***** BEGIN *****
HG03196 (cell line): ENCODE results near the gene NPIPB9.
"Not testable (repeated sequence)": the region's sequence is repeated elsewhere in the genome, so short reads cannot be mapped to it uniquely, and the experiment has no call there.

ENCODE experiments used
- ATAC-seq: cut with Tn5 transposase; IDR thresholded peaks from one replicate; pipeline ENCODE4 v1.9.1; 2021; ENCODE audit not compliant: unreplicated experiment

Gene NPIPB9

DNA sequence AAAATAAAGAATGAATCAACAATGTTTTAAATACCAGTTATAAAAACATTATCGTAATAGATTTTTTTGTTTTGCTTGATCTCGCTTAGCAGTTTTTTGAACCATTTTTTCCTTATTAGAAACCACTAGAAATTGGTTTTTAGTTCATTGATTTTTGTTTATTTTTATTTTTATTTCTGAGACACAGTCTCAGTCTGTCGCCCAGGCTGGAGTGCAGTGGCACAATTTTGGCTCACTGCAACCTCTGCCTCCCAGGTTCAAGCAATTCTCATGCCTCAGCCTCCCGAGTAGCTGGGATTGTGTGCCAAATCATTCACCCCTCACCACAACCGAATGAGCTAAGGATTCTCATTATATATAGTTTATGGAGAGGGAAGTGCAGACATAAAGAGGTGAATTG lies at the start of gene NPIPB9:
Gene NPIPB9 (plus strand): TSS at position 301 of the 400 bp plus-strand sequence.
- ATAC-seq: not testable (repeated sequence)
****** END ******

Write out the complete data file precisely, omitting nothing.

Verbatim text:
HG03196 (cell line): ENCODE results near the gene NPIPB9.
"Not testable (repeated sequence)": the region's sequence is repeated elsewhere in the genome, so short reads cannot be mapped to it uniquely, and the experiment has no call there.

ENCODE experiments used
- ATAC-seq: cut with Tn5 transposase; IDR thresholded peaks from one replicate; pipeline ENCODE4 v1.9.1; 2021; ENCODE audit not compliant: unreplicated experiment

Gene NPIPB9

DNA sequence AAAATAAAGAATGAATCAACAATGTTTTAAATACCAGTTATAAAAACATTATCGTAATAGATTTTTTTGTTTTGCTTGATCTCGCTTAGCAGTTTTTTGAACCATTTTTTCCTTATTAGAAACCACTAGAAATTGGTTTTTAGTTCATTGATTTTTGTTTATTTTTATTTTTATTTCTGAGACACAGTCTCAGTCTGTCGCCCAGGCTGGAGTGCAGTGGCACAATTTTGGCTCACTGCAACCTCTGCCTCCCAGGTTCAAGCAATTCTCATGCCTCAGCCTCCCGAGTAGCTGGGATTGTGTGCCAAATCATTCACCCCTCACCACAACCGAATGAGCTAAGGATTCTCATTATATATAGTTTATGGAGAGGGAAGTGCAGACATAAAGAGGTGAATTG lies at the start of gene NPIPB9:
Gene NPIPB9 (plus strand): TSS at position 301 of the 400 bp plus-strand sequence.
- ATAC-seq: not testable (repeated sequence)